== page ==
Baselworld 2016 Roundup

In which we turn to our resident pundit, pal, and all-around watch maven Adam Craniotes—senior moderator at; contributing writer for publications like iW Magazine, Gear Patrol, and Supercompressor; lifelong watch collector; and founder of the awesome RedBar, which you should check out or be doomed to a life of horological FOMO—to get his takeaways on this year’s Baselworld…

On Current Trends

“Trends are a tricky thing when applied to shows like Baselworld, but if there’s one thing that I noticed being flaunted, it was value. This may not be something that translates into fashion, but the focus was definitely on offering more for less, with many brands refocusing their collections around a lower price point and introducing more reasonably priced models. That’s not to say that the usual suspects didn’t wow the crowds with exotic pieces of unobtanium (and some unexpected suspects—hello, Seiko Credor Tourbillon!), but overall there was a welcome shift towards bringing value back into the equation.”

On 2016’s Differentiators

“Again, in a word, “value.” Brands are feeling the pinch from the slowing global economy, and with the implosion of formerly hot markets, such as Russia, Asia and South America, we’re seeing an industry-wide retrenchment, where the focus isn’t so much on new models, as it is on refined interpretations of existing models. In fact, many of my favorite watches from this year’s show were variations on pieces that I’ve already grown familiar with. Mind you, this isn’t a bad thing at all.”

Your Must-Have 2016 Release

“Easily the new Rolex Daytona. With the addition of the scratch-proof Cerachrom bezel on the steel models, Rolex has finally brought this vaunted line up-to-date. They didn’t stop there, either; under the hood, the in-house 4130 chronograph movement also benefits from an overhaul that adds additional bite to the “Superlative Chronometer” text on the dial. (Rolex’s new standards are twice as rigorous as COSC, with cased movements deviating by no more than -2/+2 seconds per day.)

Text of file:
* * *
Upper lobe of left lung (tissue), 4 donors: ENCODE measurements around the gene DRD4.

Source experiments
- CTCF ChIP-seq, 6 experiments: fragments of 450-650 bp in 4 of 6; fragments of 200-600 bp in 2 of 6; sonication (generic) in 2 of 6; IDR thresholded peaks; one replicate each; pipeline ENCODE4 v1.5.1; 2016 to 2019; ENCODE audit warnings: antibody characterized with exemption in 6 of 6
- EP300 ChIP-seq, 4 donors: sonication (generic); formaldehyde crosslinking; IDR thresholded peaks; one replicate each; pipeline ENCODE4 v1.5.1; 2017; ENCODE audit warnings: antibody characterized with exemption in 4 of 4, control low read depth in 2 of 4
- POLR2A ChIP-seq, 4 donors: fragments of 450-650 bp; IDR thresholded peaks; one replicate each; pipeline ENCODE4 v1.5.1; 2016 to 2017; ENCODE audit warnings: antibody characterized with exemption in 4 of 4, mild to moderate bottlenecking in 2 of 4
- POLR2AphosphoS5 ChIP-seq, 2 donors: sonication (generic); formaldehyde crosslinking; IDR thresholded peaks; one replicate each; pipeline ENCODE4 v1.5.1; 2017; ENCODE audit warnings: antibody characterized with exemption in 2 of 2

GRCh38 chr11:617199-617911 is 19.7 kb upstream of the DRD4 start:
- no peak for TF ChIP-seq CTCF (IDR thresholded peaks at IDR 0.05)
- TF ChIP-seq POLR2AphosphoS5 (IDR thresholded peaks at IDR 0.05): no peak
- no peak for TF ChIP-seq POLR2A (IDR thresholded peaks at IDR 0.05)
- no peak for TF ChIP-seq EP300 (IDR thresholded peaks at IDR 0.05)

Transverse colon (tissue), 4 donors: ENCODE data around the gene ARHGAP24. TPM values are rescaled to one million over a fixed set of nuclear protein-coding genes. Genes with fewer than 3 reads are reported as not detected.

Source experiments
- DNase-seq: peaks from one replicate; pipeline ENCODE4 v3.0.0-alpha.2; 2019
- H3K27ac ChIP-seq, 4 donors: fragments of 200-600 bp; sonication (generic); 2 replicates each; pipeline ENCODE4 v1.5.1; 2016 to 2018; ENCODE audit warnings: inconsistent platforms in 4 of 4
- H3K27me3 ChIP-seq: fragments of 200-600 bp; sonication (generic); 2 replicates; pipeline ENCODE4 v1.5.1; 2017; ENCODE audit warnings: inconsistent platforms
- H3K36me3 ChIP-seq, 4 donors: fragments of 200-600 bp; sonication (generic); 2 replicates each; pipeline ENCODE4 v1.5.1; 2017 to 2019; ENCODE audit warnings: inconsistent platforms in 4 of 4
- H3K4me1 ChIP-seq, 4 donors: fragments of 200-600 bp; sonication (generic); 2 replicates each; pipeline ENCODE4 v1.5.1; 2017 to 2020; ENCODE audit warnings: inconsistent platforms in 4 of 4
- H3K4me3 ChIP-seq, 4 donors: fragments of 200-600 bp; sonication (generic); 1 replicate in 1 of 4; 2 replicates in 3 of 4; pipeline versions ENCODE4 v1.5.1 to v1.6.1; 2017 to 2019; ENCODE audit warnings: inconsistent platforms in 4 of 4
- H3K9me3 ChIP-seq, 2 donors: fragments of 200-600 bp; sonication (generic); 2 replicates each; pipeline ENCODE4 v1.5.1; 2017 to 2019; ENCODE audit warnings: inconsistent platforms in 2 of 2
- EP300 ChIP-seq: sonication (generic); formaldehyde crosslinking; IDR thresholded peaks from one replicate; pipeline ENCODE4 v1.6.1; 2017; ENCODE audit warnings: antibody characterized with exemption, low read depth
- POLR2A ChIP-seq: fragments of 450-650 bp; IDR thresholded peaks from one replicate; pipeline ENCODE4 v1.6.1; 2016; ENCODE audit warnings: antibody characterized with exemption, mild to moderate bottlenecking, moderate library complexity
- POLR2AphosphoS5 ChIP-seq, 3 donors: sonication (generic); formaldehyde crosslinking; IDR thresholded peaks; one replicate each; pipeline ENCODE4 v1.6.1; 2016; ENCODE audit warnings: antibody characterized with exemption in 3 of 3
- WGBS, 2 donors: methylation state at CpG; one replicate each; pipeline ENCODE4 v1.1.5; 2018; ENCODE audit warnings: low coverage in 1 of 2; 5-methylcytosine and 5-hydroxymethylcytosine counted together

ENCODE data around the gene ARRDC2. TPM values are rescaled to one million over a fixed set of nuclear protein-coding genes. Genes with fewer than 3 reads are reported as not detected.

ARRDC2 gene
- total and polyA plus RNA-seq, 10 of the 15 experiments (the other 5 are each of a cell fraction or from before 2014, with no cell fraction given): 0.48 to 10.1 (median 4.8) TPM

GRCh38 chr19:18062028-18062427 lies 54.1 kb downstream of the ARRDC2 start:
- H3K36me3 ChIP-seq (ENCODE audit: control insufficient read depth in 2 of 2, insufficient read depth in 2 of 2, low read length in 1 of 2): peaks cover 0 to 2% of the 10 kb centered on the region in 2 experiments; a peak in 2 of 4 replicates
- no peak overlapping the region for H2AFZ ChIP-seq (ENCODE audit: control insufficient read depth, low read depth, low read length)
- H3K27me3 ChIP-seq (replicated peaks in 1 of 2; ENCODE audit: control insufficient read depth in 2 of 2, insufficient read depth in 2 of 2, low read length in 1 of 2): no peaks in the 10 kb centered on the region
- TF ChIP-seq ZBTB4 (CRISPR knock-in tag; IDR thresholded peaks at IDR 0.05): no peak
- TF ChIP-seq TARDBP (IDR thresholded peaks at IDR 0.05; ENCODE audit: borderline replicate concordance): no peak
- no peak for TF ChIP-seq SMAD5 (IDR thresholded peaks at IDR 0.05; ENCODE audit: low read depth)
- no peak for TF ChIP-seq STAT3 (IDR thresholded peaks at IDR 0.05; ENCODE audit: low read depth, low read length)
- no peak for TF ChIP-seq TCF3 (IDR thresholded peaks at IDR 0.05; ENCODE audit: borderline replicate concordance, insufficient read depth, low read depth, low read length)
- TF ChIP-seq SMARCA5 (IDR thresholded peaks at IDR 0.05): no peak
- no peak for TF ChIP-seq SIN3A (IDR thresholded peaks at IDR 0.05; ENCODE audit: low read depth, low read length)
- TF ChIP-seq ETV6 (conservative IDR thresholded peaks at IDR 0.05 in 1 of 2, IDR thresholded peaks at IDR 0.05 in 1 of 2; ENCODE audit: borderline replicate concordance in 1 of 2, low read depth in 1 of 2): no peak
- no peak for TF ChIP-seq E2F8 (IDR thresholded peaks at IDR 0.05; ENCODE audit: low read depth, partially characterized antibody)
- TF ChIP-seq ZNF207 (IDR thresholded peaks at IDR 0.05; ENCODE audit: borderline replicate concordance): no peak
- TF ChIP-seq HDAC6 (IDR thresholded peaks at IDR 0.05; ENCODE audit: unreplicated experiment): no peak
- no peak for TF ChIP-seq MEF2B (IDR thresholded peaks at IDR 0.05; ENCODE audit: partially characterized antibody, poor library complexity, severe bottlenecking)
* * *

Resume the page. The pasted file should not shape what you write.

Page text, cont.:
Rolex Oyster Perpetual Cosmograph Daytona

“Honorable mention: The Blancpain Fifty-Fathoms Bathyscaphe in blue with plasma gray ceramic case. Just a color/case change of an existing watch, but…wow.”

This Year’s Surprises

“Again, easy: the new Tudor Black Bay Bronze. Not only is the material a surprise—in this case, a bronze aluminum alloy that will develop a unique patina over time—but also its increased diameter vs. the rest of the Black Bay collection (43mm as opposed to 41mm). Tudor, like its parent company Rolex, is all but defined by its stubborn resistance to trends, and yet here we have an upsized, bronze-cased watch—something which has been done with varying degrees of success by the likes of Panerai, IWC, Zenith, Bell & Ross, and more. While Tudor may be following in the footsteps of others here, the end result is surprisingly compelling.”

Tudor Heritage Black Bay Bronze 79250BM

Emerging brands to Keep Your Eye On

Moritz Grossmann is a relatively new German brand, which draws its name and inspiration from a legendary German watch and clockmaker. Founded less ten years ago by another German watchmaker, Christine Hutter, Moritz Grossmann has been slowly but surely developing a following among the watch cognoscenti, and their offerings for this year continue the trend. The ATUM Pure Steel brings you true Glashütte watchmaking for a fraction of the price of an A. Lange & Söhne, while the ATUM “M” variant replaces a portion of the dial with mesh to allow a glimpse of the fantastic in-house movement from the front. It’s precisely this combination of value (there’s that word again) and whimsy that makes this brand one to watch.”

Moritz Grossmann ATUM Pure Steel

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